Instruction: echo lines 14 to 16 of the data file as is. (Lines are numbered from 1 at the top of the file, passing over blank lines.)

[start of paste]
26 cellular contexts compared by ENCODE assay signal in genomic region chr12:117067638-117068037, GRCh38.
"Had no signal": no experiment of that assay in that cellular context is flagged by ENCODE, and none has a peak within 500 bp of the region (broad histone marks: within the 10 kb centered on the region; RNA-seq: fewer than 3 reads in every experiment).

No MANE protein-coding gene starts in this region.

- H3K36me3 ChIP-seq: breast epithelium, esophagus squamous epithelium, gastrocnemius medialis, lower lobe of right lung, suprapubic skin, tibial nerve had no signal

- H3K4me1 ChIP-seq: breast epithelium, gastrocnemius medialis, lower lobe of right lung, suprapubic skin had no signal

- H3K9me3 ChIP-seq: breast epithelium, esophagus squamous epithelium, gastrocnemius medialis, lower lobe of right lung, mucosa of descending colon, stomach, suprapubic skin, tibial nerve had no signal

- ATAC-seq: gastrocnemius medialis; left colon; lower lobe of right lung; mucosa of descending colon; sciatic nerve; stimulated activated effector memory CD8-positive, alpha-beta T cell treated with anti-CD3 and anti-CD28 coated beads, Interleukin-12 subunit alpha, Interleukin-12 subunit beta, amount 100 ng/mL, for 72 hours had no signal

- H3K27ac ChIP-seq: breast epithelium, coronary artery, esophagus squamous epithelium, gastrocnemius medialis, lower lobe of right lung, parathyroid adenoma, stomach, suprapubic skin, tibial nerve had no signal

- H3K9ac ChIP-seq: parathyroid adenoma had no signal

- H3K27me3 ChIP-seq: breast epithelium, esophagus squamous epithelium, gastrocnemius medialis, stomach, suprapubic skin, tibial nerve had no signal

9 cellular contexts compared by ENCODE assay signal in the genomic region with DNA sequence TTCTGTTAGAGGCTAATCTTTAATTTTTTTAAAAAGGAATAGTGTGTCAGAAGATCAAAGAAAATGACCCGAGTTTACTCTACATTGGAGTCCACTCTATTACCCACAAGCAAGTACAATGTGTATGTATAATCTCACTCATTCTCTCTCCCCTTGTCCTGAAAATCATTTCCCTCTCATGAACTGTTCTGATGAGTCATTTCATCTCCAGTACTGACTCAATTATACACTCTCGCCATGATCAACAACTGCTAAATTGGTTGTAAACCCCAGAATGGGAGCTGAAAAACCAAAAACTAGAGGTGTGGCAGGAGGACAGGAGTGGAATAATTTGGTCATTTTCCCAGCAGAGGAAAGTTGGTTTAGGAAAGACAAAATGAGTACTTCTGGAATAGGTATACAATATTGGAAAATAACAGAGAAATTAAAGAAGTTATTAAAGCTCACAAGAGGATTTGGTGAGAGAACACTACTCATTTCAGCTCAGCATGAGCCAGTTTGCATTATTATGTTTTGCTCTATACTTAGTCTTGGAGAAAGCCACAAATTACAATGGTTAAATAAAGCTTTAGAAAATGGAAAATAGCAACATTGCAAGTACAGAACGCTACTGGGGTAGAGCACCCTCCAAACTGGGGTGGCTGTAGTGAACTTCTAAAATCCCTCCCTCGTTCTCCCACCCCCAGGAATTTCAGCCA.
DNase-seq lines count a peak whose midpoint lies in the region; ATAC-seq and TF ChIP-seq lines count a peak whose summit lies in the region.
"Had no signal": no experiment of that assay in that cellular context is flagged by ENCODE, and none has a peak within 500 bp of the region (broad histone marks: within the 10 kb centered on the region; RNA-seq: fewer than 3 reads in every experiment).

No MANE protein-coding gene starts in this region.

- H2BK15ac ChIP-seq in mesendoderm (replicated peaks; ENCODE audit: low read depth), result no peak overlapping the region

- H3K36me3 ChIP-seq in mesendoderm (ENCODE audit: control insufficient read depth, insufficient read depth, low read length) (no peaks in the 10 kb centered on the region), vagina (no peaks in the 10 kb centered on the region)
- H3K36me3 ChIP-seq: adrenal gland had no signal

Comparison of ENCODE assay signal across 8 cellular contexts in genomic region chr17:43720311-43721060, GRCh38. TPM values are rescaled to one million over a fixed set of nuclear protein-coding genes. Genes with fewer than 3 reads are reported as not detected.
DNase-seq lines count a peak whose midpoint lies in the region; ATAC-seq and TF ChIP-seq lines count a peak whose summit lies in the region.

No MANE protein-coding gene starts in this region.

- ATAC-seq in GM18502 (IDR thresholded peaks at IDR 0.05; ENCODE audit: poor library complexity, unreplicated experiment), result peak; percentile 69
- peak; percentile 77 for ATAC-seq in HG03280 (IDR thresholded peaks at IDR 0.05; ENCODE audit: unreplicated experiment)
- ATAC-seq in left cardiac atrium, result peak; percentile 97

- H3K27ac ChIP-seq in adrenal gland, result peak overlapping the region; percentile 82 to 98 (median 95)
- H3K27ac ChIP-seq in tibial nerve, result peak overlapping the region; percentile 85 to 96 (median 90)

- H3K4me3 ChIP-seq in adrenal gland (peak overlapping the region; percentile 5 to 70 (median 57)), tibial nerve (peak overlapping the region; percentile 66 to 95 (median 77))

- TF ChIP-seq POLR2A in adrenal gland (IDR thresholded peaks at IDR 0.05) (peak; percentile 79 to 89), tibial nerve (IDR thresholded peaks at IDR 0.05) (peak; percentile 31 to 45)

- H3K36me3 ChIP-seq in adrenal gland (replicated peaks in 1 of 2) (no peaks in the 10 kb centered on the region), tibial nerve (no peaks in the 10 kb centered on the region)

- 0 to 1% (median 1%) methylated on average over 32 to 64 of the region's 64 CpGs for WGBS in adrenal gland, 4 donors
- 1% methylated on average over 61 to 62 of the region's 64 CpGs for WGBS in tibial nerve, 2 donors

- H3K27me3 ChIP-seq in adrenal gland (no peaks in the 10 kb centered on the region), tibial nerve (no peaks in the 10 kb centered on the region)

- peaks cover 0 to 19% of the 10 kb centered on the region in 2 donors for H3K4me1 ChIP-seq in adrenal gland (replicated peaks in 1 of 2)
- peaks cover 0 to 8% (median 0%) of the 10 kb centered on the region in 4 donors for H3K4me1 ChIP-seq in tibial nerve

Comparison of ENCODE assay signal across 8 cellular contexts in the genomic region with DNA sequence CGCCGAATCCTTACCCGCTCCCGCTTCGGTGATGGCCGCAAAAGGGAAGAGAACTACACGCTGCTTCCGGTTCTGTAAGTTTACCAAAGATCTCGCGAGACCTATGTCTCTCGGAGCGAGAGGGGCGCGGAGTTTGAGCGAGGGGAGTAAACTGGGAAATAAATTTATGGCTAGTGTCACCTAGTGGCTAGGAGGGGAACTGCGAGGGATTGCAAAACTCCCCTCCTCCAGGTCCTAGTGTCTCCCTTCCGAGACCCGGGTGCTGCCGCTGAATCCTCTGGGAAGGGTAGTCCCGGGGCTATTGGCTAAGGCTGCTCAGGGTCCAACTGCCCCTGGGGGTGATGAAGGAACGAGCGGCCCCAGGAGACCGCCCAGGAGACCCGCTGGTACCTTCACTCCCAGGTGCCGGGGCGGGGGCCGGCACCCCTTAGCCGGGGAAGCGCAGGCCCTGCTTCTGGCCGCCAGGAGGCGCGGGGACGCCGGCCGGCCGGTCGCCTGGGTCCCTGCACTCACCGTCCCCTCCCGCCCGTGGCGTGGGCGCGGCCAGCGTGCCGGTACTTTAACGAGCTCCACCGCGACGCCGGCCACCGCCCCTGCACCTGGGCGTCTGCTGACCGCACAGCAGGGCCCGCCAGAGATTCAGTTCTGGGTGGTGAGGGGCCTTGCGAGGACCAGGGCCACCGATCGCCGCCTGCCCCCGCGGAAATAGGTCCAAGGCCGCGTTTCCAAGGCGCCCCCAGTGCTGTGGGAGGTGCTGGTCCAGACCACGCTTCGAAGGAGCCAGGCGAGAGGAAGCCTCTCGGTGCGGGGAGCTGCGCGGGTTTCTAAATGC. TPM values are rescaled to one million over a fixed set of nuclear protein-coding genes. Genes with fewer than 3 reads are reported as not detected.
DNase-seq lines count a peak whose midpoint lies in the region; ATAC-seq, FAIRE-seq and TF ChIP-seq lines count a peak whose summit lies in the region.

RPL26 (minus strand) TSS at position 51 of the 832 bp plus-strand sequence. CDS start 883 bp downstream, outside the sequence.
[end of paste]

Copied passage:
No MANE protein-coding gene starts in this region.

- H2BK15ac ChIP-seq in mesendoderm (replicated peaks; ENCODE audit: low read depth), result no peak overlapping the region

- H3K36me3 ChIP-seq in mesendoderm (ENCODE audit: control insufficient read depth, insufficient read depth, low read length) (no peaks in the 10 kb centered on the region), vagina (no peaks in the 10 kb centered on the region)